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Inicio Medicina Universitaria Thrombotic microangiopathy coming of age
Journal Information
Vol. 17. Issue 69.
Pages 195 (October - December 2015)
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Vol. 17. Issue 69.
Pages 195 (October - December 2015)
DOI: 10.1016/j.rmu.2016.03.001
Open Access
Thrombotic microangiopathy coming of age
G.J. Ruiz Delgado
Centro de Hematología y Medicina Interna, Clínica Ruiz, Puebla, Mexico
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Thrombotic microangiopathy (TM) is characterized by the presence of thrombocytopenia and microangiopathic hemolytic anemia. There are different pathologies of various etiologies, hereditary or acquired, which causes said microangiopathy. A prompt diagnosis is of the utmost importance in order to begin treatment immediately, since this pathology is considered a medical emergency.

Classic TM, thrombocytopenic thrombotic purpura (TTP), is caused by a severe ADAMTS-13 deficiency (disintegrin and metalproteinase), acquired mostly by autoantibodies, this enzyme normally proteolizes native von Willebrand factor immediately after being synthesized in the vascular endothelium generating the normal multimers, which are the physiological active molecules leading to platelet adherence and aggregation as part of normal thrombus formation. Atypical hemolytic uremic syndrome (aHUS) is very similar to TTP, although it is linked to genetic defects.1 In the last decade, management, diagnosis and treatment of these pathologies have evolved notably. Téllez-Hinojosa et al.2 elegantly analyzes classic TM etiopathogenesis, diagnosis and treatment in this issue of Medicina Universitaria. It is very important to insist that a timely diagnosis is mandatory in order to procede to a rapid therapeutic intervention (plasma exchange), which can be life-saving. In this respect, the examination of a well-stained peripheral blood slide by an experimented hematologist is critical in establishing the presence of this hematological emergency, requiring a multidisciplinary therapeutic approach.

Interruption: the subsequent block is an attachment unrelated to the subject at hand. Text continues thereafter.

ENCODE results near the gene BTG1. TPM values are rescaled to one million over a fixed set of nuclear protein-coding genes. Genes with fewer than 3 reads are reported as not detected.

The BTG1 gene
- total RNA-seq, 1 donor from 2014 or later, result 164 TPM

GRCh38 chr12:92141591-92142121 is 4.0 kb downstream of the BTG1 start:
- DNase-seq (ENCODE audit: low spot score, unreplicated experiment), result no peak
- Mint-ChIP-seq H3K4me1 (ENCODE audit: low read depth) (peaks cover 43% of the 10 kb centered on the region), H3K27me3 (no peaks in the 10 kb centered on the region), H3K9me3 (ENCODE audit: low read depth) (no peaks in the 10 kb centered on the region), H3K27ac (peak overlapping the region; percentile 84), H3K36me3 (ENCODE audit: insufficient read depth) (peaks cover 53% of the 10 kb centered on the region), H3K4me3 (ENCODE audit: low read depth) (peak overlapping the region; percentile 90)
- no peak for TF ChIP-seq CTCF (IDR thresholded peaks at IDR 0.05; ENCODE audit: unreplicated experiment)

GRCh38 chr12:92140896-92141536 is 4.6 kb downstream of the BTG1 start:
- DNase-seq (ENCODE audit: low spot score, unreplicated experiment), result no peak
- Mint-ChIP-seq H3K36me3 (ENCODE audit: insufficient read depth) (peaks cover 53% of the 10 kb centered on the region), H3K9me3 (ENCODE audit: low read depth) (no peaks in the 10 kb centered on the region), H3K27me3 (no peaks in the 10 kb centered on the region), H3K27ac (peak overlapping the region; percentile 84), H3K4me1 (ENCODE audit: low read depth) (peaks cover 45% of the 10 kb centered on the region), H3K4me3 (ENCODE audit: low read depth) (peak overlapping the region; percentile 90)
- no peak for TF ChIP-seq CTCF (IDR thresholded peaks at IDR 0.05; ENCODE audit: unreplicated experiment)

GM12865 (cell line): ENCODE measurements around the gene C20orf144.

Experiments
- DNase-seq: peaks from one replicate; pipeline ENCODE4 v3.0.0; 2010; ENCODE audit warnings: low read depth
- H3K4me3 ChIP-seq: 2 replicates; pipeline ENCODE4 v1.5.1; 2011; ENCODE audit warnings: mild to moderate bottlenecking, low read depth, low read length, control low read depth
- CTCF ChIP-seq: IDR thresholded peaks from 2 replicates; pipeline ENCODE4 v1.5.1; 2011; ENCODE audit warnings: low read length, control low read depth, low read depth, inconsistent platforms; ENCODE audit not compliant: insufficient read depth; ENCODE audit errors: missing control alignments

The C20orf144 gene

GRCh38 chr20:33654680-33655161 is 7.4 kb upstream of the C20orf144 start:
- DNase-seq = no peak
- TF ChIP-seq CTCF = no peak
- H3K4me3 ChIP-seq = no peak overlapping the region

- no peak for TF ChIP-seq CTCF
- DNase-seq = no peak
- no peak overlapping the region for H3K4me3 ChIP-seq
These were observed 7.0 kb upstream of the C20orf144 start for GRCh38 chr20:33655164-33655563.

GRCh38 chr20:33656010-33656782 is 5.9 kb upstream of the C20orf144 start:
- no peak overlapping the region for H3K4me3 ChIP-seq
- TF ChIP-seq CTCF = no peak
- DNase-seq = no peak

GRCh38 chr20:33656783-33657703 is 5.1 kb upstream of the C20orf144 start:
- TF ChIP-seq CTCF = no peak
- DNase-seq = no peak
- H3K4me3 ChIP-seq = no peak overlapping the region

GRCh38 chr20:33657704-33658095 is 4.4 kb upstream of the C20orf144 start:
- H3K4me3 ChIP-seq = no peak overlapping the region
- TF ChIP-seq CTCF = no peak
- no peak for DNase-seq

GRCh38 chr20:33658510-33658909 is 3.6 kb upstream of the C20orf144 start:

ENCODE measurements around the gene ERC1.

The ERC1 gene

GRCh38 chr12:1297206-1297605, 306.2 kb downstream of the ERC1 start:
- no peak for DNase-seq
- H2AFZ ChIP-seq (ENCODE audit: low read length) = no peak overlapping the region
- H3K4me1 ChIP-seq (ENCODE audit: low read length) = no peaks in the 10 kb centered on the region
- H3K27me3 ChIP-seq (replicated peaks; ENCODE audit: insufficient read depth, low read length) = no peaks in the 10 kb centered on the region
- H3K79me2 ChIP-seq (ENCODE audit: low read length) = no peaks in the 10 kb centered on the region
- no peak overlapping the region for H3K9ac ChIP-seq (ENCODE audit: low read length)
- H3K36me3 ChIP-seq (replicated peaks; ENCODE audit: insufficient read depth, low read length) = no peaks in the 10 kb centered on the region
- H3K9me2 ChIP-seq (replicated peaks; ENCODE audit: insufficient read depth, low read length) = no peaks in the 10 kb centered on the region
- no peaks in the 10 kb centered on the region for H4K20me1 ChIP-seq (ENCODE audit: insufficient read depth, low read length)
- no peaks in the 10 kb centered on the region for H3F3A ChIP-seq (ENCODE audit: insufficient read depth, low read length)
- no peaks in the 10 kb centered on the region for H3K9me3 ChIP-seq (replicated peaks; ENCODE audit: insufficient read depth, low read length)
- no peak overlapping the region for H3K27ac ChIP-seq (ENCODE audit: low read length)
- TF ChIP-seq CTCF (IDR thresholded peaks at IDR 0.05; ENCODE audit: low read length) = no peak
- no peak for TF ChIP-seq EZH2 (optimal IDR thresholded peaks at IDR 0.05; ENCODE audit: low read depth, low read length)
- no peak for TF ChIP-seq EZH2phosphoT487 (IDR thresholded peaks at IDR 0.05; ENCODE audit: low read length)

Refractory TTP treatment has evolved considerably; the role of splenectomy in patients who do not respond to rituximab has been described with a relapse-free survival rate of 70% at 10 years. The use of bortezomib, cyclosporine, cyclophosphamide, vincristine, eculizumab and N-acetylcysteine have been reported in some refractory cases as multiple first and second line therapies, with different responses.3

TTP diagnosis will have to be more precise. ADAMTS-13 activity determination has been relevant in the study of TTP pathogenesis; however, it does not identify all patients who benefit from plasma exchange.4 The treatment will have to be more effective, more accessible and safer. Survival rate has not improved substantially since the introduction of plasmapheresis, which is technically complex, expensive and may cause complications. Significant advances have been made in the study of TTP; nevertheless, there is still much more to be accomplished.

K. Matevosyan, R. Sarode.
Thrombosis, microangiopathies, and inflammation.
Semin Thromb Hemost, 41 (2015), pp. 556-562
C. Téllez-Hinojosa, A. Vázquez-Mellado, D. Gómez-Almaguer.
Thrombotic thrombocytopenic purpura.
Medicina Universitaria, 17 (2015), pp. 234-239
A.S. Farzana, C. Abrams.
How I treat refractory thromboctic thrombocytopenic purpura.
Blood, 125 (2015), pp. 3860-3867
J. George.
How I treat patients with thrombotic thrombocytopenic purpura: 2010.
Blood, 116 (2010), pp. 4060-4069
Copyright © 2016. Universidad Autónoma de Nuevo León
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